Campaigners against live animal exports will hold a protest in Ramsgate on Thursday (June 18) as the transport of animals through the port resumes.
Two lorries carrying sheep are expected to arrive in Ramsgate at 11am ready to board vessel Joline.
Kent Action Against Live Exports (KAALE) will be there from 10am and the sailing time has been shared across social media. The group has asked everyone who plans to attend to maintain social distance where possible and wear face masks to protect against covid 19.
Protestors will gather at the Royal Harbour Approach roundabout.
The shipments are expected to take place regularly due to the Eid Festival at the end of July.
A KAALE spokesperson said: “The animals are taken on long journeys, often in intolerable heat, to face slaughter or further fattening on a veal farm which is totally unnecessary and cruel.
Live export is the commercial transport of live farm animals across national borders. The expansion of the trade has been supported by the introduction of purpose-built ships which carry large numbers of animals. There has been strong criticism of the industry on animal rights grounds.
In 2018 lorries of unweaned Scottish calves also started coming through Ramsgate after P&O Ferries stopped taking the shipments.
In 2018, Kent Police attended 15 live export protests at Ramsgate Port. In January to August 2019, Kent Police attended 23 protests.
The policing of live export protests at Ramsgate Port is treated as normal business, with no associated costs recorded or attributed.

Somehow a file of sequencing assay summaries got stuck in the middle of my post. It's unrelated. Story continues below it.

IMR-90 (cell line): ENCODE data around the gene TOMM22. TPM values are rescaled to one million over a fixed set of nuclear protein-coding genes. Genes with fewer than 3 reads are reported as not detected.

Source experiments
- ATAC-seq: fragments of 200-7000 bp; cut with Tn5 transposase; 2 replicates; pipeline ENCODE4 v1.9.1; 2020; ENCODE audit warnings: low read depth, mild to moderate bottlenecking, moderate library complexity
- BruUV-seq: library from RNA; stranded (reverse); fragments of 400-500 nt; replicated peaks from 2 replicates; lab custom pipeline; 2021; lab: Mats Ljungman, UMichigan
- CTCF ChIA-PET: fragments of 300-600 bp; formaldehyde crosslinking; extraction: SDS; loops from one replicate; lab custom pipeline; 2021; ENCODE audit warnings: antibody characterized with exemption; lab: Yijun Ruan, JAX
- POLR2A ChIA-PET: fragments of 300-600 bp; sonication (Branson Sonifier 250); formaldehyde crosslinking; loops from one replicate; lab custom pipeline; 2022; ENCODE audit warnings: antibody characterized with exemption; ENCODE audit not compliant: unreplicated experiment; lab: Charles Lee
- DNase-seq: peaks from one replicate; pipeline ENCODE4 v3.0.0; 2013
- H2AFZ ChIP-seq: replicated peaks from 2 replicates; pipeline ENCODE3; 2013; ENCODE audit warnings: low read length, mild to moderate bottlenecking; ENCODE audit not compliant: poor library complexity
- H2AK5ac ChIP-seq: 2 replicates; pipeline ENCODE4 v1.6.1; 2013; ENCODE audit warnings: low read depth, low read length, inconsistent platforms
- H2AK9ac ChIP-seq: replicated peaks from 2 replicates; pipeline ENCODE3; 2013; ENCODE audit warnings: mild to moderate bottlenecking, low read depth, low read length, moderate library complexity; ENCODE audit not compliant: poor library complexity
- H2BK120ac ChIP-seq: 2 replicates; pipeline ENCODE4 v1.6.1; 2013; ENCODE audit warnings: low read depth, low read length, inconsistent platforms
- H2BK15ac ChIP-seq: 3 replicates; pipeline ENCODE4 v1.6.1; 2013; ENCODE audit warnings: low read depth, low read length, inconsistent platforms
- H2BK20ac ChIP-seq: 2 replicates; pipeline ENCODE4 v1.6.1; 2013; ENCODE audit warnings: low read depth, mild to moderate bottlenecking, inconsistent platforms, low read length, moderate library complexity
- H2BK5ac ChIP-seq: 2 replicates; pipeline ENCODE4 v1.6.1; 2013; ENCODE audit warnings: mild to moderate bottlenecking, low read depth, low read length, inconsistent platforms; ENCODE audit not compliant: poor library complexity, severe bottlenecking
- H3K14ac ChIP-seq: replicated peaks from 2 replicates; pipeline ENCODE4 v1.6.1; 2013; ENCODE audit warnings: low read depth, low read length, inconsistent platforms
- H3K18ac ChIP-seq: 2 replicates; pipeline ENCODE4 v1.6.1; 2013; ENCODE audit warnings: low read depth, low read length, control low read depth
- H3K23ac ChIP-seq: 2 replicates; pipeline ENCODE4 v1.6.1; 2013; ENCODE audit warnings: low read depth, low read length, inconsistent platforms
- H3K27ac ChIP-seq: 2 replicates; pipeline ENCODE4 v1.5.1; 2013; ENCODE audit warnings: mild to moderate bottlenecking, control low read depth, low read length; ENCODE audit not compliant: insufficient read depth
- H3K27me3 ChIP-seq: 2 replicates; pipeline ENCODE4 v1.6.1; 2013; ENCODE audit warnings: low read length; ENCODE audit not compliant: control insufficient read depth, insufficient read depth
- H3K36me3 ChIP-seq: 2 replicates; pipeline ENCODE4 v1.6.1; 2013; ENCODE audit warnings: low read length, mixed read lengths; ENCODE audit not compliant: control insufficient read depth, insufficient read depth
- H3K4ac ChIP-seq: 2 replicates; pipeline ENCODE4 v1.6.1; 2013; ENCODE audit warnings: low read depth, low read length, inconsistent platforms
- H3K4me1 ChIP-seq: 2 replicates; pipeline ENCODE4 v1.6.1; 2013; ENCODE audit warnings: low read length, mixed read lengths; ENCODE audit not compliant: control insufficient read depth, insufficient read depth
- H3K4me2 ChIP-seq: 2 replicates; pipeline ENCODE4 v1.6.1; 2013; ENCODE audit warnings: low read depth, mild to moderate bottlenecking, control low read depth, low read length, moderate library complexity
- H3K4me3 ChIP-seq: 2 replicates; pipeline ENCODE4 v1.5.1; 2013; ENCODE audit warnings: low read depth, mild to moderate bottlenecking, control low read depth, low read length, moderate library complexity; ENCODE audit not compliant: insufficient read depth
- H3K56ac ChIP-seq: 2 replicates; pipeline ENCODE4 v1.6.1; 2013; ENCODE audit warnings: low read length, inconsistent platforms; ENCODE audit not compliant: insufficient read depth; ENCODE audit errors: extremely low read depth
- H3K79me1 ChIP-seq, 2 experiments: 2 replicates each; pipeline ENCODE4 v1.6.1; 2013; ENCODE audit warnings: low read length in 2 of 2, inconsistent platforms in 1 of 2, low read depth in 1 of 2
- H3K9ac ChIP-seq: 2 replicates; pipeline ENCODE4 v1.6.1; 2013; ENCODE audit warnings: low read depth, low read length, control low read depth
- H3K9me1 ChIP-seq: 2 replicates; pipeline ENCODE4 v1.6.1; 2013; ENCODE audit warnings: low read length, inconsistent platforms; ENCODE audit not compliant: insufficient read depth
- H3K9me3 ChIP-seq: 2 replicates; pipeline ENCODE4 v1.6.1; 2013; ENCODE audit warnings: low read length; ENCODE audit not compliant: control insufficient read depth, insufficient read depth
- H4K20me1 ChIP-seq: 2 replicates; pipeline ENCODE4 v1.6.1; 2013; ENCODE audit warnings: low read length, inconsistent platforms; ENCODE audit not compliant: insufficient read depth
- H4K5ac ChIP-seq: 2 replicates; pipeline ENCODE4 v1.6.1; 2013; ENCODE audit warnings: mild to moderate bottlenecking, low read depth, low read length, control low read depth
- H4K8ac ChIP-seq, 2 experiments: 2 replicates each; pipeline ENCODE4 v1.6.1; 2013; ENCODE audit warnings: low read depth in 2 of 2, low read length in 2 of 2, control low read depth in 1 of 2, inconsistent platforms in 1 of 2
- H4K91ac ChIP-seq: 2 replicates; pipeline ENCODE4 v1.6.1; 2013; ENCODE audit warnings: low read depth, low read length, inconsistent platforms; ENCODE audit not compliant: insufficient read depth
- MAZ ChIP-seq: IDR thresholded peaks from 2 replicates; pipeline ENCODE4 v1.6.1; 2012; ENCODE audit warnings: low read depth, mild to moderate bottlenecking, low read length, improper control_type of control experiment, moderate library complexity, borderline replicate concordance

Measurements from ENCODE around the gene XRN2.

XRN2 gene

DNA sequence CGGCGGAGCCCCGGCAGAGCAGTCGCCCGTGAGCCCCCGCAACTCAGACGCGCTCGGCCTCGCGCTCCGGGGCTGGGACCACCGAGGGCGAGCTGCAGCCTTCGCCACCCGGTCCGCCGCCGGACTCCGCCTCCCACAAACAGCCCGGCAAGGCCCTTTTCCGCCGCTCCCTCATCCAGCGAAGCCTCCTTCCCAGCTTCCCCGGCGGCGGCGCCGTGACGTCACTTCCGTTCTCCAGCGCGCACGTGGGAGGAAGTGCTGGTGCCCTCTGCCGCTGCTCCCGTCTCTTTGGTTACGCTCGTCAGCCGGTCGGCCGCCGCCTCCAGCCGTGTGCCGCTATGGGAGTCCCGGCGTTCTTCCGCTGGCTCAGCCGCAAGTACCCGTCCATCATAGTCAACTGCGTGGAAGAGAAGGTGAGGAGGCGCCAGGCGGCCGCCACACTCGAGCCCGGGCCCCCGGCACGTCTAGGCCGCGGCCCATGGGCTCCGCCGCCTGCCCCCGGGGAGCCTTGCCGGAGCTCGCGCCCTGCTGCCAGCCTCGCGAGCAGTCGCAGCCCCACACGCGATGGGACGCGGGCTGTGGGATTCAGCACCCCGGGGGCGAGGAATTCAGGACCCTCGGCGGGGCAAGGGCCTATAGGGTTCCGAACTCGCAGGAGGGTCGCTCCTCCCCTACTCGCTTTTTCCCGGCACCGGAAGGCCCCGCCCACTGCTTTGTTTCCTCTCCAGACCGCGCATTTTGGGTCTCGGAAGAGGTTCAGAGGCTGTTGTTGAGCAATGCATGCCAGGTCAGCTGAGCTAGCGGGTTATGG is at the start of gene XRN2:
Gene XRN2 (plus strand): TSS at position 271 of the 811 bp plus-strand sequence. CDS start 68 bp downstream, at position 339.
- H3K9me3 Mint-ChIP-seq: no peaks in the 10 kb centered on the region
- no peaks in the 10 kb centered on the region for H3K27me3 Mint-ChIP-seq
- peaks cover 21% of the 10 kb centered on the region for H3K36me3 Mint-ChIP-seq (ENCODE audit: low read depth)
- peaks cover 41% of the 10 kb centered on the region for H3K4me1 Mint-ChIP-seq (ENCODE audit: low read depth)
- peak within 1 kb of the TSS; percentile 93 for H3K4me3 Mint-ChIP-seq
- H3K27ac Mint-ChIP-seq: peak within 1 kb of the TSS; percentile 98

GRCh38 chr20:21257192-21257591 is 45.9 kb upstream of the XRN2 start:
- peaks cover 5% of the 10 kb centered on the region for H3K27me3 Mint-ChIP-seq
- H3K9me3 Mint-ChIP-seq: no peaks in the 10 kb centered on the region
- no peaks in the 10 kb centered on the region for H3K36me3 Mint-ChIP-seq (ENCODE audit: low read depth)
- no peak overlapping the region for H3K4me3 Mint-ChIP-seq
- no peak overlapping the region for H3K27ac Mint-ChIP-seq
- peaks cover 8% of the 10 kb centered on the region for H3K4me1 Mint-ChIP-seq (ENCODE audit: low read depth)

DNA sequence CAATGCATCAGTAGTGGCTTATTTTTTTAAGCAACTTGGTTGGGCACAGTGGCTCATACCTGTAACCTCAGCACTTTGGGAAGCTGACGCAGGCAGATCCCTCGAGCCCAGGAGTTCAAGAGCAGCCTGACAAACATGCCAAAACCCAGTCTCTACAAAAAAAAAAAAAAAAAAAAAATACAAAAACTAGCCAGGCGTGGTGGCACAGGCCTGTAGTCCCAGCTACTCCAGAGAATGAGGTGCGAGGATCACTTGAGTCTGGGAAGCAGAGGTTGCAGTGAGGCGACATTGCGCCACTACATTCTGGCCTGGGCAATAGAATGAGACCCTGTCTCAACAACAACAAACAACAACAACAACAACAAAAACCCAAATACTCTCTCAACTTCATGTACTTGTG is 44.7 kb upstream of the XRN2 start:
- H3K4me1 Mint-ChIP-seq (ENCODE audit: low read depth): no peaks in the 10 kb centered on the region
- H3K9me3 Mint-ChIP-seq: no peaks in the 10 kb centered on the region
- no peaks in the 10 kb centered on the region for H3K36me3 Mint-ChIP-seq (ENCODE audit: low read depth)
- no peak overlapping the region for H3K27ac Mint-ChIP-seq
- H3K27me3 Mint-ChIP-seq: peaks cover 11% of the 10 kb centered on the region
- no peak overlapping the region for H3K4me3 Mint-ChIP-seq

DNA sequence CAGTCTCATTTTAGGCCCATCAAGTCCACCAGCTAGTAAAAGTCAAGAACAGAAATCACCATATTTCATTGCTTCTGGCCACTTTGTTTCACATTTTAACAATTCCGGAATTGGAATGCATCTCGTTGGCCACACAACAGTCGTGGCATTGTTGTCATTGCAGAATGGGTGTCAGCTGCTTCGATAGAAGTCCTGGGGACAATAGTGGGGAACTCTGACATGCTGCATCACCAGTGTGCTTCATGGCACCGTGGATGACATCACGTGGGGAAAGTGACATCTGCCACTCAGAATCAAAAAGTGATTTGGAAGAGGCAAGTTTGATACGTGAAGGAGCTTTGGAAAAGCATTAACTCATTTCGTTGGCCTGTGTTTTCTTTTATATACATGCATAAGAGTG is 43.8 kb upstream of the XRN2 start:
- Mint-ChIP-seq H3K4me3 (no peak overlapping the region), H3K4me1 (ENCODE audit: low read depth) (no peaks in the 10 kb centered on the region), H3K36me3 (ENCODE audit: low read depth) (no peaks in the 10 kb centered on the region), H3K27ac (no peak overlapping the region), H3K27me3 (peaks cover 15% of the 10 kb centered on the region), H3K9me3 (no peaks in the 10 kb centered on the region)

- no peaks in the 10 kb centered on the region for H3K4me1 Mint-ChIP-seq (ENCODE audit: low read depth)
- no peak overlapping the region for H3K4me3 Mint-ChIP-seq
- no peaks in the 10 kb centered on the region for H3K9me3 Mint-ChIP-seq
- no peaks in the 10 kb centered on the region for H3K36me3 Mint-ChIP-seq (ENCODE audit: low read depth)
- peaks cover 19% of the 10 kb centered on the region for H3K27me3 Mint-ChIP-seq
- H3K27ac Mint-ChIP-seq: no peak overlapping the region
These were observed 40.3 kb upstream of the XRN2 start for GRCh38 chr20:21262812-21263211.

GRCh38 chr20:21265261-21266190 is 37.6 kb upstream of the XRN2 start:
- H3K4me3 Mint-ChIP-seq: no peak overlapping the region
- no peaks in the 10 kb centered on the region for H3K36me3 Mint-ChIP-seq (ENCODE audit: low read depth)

However, there are some overtime costs that result from attending the protests.
- April 2017 to 31 March 2018 were £5,764.
- April 2018 to 31 March 2019 were £14,215.
- April 2019 to 12 August 2019 were £5,320.
In 2012 the then-ruling Labour group at Thanet council banned exports from Ramsgate after 47 sheep died at the port in September of that year but they were forced to make a U-turn by the High Court.
TDC has since paid more than £5.1 million in compensation to individuals and companies involved in the export of live farm animals from the port of Ramsgate for loss of trade.
The claims followed the High Court ruling in December 2013 that TDC’s ban was unlawful and in breach of EU free trade regulations.
Compassion in World Farming is among the organisations campaigning for an end to the live export trade. The organsation says long distance live animal transport frequently results in:
- Overcrowding – Animals are crammed into vehicles. Many are injured or trampled to death.
- Exhaustion and dehydration – They can be in transit for days, suffering extremes of temperature and often without sufficient food, water or rest. Many die as a result.
- Pain and stress – Animals are sentient beings and feel pain and stress just like we do.
- Illness and disease – The spread of diseases across the globe – such as bluetongue virus, foot and mouth disease, avian influenza and swine fever – can be directly attributable to the live transportation of farm animals.
- A lack of legal protection – When animals are exported from Europe to countries outside the EU they leave behind them all the legal protection they once received. This means they can face terrible abuse during transport and at the time of slaughter.
- Unexpected issues – in addition to routine suffering, long distance live transport can also result in fires, delays or sinking of livestock ships causing the suffering and death of large numbers of animals.